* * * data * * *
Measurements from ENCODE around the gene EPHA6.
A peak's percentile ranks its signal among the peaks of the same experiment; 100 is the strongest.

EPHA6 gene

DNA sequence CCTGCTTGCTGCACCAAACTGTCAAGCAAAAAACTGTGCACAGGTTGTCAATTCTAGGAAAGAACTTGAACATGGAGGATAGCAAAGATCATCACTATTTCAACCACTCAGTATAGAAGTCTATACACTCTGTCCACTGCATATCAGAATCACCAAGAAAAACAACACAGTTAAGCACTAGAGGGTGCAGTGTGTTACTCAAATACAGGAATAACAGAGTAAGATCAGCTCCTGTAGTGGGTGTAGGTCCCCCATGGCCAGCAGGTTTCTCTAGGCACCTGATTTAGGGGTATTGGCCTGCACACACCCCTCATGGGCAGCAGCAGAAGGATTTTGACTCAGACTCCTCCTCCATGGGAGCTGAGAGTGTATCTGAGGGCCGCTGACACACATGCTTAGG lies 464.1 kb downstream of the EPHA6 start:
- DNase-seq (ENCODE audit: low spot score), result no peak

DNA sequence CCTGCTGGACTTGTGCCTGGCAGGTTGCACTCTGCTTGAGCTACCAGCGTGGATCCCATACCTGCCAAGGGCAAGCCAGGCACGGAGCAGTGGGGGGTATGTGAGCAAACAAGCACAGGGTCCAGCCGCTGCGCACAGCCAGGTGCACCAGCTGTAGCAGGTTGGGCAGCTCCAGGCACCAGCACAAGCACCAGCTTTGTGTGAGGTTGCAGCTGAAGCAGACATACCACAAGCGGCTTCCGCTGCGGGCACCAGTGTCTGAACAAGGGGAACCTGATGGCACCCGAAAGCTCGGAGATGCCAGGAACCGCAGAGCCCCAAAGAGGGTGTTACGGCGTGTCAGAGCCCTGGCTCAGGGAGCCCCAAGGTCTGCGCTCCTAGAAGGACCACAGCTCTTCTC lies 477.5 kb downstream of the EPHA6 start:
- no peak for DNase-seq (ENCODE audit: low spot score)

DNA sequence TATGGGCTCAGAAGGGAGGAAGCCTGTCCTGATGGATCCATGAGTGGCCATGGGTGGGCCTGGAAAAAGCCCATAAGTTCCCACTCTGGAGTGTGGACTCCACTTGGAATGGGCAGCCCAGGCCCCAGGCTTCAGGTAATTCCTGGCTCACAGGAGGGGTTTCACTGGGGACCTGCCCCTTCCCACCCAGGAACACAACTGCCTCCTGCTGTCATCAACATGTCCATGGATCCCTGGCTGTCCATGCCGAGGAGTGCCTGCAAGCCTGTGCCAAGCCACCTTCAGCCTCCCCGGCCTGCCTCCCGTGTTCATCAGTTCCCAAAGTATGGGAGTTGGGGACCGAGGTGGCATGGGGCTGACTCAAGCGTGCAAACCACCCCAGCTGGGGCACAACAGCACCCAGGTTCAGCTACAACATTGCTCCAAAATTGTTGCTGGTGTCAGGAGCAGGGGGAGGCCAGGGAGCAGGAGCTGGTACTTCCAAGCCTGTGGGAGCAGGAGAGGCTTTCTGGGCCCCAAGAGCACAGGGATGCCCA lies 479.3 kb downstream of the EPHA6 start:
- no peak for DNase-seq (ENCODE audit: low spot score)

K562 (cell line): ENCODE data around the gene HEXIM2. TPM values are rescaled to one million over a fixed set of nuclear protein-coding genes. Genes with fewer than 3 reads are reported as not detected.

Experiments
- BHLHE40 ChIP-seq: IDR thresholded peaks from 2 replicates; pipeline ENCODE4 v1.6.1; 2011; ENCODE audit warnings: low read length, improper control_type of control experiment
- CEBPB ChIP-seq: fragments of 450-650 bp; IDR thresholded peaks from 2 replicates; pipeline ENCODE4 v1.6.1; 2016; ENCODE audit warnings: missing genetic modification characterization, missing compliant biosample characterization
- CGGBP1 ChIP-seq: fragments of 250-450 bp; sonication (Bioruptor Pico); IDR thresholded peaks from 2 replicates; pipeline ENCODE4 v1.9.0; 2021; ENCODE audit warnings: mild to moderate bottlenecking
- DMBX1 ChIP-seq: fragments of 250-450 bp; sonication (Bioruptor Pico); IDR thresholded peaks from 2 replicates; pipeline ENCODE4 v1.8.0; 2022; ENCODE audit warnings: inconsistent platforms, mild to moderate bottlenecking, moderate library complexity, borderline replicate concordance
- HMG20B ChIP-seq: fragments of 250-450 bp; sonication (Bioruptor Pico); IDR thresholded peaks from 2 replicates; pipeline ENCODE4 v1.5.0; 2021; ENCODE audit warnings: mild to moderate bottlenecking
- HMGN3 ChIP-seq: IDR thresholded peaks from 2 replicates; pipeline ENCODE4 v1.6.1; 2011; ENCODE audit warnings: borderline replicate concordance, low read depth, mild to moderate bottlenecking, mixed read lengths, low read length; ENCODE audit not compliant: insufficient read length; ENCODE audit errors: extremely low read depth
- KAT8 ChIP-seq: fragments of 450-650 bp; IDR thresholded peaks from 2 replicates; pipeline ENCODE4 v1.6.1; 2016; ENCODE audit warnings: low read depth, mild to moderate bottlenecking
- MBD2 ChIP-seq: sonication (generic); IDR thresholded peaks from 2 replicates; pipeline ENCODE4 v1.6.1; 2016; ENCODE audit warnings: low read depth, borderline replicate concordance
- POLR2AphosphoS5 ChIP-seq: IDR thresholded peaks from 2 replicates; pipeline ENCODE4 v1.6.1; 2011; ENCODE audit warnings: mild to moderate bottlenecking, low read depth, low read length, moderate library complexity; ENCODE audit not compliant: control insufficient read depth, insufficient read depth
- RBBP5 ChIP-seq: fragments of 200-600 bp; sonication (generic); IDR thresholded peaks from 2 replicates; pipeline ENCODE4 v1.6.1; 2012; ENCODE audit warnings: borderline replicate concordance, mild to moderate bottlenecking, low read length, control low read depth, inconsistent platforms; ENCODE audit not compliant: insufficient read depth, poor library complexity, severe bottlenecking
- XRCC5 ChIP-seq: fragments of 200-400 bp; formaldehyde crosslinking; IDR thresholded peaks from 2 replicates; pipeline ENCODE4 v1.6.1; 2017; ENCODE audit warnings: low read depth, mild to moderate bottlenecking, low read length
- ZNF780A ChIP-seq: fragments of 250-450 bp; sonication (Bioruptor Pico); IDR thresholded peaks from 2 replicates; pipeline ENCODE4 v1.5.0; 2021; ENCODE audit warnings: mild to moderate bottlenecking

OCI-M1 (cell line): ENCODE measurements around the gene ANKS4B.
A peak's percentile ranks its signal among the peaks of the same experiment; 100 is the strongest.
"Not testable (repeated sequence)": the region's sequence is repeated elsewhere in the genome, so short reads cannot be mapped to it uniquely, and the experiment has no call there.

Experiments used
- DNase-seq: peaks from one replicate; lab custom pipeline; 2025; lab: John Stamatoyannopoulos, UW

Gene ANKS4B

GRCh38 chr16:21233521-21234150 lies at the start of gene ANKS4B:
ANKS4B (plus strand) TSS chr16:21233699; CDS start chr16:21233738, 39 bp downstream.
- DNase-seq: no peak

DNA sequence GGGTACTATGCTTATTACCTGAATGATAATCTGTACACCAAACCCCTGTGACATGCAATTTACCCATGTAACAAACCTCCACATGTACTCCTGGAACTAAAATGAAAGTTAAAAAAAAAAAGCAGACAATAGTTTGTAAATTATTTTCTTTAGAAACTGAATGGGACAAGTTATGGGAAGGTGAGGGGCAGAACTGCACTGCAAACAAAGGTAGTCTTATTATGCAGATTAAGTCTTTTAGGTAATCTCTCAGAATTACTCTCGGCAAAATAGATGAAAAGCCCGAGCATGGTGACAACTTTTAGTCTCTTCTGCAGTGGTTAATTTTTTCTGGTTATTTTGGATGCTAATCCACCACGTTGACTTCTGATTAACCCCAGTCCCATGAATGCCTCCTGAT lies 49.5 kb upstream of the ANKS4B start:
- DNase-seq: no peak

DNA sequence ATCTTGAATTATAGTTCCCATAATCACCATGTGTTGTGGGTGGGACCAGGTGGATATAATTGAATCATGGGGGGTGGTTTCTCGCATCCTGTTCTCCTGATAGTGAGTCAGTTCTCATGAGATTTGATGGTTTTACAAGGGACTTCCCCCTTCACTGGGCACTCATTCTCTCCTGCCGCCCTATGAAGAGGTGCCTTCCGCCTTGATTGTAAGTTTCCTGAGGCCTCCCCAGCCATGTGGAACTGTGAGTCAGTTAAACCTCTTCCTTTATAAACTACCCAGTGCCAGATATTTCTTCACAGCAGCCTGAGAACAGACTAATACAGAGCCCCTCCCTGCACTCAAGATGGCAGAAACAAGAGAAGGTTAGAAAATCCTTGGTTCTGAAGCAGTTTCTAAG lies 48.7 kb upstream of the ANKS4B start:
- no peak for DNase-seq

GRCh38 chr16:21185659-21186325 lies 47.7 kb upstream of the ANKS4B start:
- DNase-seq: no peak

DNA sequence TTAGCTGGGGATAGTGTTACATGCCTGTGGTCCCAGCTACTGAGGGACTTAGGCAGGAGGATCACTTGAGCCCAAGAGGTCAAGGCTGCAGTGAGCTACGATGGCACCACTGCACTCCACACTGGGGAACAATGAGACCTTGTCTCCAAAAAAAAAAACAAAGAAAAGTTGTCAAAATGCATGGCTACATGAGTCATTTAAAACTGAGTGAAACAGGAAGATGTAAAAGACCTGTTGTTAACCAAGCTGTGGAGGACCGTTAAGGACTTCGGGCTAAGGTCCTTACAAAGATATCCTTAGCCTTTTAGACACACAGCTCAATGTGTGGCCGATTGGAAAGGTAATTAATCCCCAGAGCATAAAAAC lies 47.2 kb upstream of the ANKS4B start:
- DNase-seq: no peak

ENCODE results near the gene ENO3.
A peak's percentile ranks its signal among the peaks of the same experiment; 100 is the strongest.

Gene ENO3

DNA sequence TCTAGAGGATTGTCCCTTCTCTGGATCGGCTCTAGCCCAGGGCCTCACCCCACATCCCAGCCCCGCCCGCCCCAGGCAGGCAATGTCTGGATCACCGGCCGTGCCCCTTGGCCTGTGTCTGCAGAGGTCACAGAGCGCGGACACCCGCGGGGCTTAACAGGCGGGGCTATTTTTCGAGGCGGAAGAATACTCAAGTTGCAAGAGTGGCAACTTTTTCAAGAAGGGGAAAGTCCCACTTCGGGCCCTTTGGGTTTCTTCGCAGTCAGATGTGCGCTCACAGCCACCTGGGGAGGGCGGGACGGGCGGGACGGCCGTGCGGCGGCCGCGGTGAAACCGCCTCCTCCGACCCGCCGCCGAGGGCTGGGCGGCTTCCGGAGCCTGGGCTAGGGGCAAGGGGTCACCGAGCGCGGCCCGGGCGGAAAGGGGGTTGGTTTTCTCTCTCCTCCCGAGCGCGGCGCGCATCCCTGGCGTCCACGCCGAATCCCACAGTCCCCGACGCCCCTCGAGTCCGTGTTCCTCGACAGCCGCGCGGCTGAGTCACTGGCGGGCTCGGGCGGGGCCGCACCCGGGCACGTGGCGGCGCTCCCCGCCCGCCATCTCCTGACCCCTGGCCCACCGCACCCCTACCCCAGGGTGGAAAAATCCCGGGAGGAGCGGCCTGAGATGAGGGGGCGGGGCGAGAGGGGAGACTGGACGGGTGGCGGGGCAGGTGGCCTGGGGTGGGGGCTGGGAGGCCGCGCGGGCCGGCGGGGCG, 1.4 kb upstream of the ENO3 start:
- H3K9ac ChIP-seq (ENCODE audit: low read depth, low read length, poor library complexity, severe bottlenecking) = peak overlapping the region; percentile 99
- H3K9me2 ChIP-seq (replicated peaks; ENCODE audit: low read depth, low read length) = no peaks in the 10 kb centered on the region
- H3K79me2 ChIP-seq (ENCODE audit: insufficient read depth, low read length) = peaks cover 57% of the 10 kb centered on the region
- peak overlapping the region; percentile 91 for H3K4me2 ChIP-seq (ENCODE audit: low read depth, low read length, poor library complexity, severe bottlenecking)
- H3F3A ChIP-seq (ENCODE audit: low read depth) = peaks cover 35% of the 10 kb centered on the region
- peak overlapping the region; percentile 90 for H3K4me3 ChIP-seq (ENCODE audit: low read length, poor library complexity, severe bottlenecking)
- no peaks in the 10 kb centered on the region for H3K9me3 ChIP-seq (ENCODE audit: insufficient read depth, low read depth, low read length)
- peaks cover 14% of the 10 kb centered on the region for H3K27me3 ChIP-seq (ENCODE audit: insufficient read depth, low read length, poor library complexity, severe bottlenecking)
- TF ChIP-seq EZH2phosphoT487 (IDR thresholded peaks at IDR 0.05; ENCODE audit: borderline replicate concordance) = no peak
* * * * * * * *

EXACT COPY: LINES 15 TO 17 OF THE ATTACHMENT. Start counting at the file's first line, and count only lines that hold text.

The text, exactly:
- DMBX1 ChIP-seq: fragments of 250-450 bp; sonication (Bioruptor Pico); IDR thresholded peaks from 2 replicates; pipeline ENCODE4 v1.8.0; 2022; ENCODE audit warnings: inconsistent platforms, mild to moderate bottlenecking, moderate library complexity, borderline replicate concordance
- HMG20B ChIP-seq: fragments of 250-450 bp; sonication (Bioruptor Pico); IDR thresholded peaks from 2 replicates; pipeline ENCODE4 v1.5.0; 2021; ENCODE audit warnings: mild to moderate bottlenecking
- HMGN3 ChIP-seq: IDR thresholded peaks from 2 replicates; pipeline ENCODE4 v1.6.1; 2011; ENCODE audit warnings: borderline replicate concordance, low read depth, mild to moderate bottlenecking, mixed read lengths, low read length; ENCODE audit not compliant: insufficient read length; ENCODE audit errors: extremely low read depth